When some shoppers walk into a retail store, their first act is to make a beeline for an employee to ask for help.
This tactic makes sense: Retail employees can suggest a good book, help customers find a particular recording of Beethoven’s Fifth, and even provide (hopefully)honest feedback on whether a pair of pants looks good.
Shopping online is a far different experience. Withfew exceptions, customers are on their own. They must do their own research, find the product they want, make the purchase and even arrange delivery.
But this do-it-yourself setup may be harming e-tailers. A dearth of good customer service is one reason why less than 3 percent of retail purchases are made online.
Benefits of the Web
How did consumers come to accept such a double standard?
One reason may be that customers are willing to do a little more work online in exchange for the ability to shop from home at any time of day or night.
“Most people use the Web because of the convenience factor, and that can be considered customer service,” Gartner analyst Adam Sarner told the E-Commerce Times.
In addition, comparison shopping is easier on the Web. Consumers can check multiple sites in a fraction ofthe time it would take them to visit or call one or two brick-and-mortar stores.
The Web also makes it easy to find obscure items, such as rare books. A physical store would probably be less helpful in this respect.
And, of course, there is the lack of sales tax. The tax break can be abig plus in major cities, where tax rates often approach 10 percent.
Brick vs. Click
In addition to other benefits associated with e-shopping, online customer service actually may stack up favorably in comparison with some real-world scenarios, according to Giga Information Group research director John Ragsdale.
“When was the last time you had a clerk in a storehelp you? Or explain how a product works? Or know howto use the cash register? Or even get off of theirpersonal phone call long enough to acknowledge you?”Ragsdale asked.
In many cases, he said, online stores offer better customerservice than their brick-and-mortar counterparts, evenif there is no direct human interaction.
“The ability to read a list of FAQs [frequently asked questions], search aknowledge base or chat with a Web assistant is muchbetter than the typical [service] you receive [from]underpaid, overworked and completely disinterestedemployees in most retail stores,” Ragsdale noted.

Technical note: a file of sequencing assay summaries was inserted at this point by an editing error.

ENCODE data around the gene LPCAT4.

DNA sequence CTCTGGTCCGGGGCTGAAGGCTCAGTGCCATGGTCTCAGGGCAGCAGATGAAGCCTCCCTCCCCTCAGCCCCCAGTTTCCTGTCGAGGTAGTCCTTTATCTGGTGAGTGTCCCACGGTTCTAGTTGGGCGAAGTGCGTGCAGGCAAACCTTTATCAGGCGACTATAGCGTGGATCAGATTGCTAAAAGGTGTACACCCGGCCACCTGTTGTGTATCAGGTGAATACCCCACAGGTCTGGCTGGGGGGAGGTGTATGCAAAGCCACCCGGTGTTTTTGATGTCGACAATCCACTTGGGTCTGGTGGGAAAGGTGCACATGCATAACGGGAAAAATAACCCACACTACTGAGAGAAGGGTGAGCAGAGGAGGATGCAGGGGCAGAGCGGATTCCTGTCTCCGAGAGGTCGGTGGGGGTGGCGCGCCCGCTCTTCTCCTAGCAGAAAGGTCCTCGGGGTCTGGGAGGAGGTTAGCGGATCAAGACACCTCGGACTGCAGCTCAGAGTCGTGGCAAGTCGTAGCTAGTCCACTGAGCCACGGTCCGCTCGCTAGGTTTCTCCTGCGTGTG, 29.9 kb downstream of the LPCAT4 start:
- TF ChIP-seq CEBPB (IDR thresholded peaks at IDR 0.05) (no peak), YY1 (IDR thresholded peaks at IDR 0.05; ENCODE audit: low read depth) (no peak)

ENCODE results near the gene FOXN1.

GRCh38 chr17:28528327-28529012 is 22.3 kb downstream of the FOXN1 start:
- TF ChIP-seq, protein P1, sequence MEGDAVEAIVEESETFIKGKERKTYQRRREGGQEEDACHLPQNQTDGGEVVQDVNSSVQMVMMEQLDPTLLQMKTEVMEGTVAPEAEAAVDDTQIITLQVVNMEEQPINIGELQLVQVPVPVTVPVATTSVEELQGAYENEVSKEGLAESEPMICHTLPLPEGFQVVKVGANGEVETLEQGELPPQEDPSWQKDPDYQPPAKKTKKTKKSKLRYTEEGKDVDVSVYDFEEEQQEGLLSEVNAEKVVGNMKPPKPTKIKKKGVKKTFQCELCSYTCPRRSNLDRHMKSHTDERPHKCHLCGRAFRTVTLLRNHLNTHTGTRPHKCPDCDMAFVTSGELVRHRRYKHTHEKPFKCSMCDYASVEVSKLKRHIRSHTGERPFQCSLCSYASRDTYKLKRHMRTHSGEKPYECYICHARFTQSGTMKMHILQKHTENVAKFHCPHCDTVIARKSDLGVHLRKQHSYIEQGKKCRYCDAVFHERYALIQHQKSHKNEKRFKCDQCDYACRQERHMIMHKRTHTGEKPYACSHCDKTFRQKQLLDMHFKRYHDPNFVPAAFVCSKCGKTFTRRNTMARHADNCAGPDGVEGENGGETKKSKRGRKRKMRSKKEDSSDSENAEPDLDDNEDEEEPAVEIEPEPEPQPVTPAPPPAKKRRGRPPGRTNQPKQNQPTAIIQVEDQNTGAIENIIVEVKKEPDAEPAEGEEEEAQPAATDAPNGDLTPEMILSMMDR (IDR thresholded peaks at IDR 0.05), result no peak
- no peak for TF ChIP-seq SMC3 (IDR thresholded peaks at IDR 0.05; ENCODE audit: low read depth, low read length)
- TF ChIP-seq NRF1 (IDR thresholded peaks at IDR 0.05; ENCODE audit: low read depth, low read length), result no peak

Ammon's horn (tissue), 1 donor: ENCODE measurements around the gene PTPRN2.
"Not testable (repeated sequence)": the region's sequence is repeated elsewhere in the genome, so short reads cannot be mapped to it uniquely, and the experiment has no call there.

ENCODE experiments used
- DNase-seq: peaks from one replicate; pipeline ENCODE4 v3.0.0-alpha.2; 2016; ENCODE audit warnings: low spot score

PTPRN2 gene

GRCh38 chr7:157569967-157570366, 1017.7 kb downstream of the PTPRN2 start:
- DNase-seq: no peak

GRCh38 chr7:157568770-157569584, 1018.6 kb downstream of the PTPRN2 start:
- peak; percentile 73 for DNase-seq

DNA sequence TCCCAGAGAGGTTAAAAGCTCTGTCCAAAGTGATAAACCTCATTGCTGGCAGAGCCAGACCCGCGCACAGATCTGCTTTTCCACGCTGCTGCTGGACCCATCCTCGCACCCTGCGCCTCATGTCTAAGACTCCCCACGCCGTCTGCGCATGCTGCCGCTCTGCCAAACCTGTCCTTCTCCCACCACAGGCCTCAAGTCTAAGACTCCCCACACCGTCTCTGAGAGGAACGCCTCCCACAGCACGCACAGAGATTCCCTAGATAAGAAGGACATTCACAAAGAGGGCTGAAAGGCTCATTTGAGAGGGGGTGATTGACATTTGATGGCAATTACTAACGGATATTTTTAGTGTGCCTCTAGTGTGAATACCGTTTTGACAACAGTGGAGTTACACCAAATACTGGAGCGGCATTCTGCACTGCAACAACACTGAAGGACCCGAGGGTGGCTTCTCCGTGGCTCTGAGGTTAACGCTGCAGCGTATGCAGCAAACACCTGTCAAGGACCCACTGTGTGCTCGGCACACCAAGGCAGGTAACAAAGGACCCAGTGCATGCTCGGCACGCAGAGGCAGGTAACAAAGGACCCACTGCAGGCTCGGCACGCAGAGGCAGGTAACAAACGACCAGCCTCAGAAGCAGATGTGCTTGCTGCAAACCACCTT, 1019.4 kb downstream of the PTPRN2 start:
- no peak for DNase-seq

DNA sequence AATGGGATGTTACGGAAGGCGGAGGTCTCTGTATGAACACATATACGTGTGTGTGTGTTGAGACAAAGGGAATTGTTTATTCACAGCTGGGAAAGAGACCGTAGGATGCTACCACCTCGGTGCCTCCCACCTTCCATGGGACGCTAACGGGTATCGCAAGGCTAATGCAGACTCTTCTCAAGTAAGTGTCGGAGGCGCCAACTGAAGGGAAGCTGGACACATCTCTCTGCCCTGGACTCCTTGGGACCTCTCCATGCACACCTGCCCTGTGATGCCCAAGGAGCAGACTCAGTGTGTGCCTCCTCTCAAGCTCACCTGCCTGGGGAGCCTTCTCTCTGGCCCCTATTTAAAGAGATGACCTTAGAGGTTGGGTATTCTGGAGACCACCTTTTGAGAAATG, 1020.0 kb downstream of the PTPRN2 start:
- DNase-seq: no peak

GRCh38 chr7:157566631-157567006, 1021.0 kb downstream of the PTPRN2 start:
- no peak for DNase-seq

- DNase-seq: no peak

The Great Equalizer
Despite some problems with online service,the decline of customer service in general will drive more people online, according to Ragsdale.
“I think the best thing that ever happened to e-commerce is thedeath of the service industry in America,” he said.
Ragsdale worked in retail for 12 years and said he remembers that employees were required to take amultiday training course on the company’s history,customer service skills, how to deal with difficultcustomers and how to use the register before theywere allowed on the sales floor.
“I think it is pretty safe to say that is nothappening in most retail stores today,” he commented.
‘At Their Mercy’
However, a slump in brick-and-mortar customer service does not mean e-tailers should be content with the status quo. Several problem areas remain to be addressed, analysts said.
The most serious problem with shopping online occurs when aWeb-only store does not adequately handle a complaint or question, according to Ragsdale. Unlike at a brick-and-mortar store, there is no way to ask for the manager of an e-tail outlet.
“When there are no phone numbers or e-mail addresseslisted, you are at their mercy,” Ragsdale said. “Youoften are funneled to a form to fill out, instead ofan e-mail address, so you don’t even have a copy ofthe complaint for your records.”
Even worse, when customers do send e-mail or fill out a formonline, according to Gartner’s Sarner, companies sometimes do not respond for two or three days.
Even when e-tailers are not handling complaints, they must focus on providing better service, especially before transactions are complete.
“The ability to guide the consumer through the buyingprocess is not there yet,” Sarner said. He cited gaining consumers’ trust, assessing their needs andanswering pre-checkout questions as areas that still need work.
The ultimate trick, he said, is to create a good blend of online andoffline customer service.
“It’s not about just one channel. It’s about using the best attributes of each channel to complete the whole customer picture.”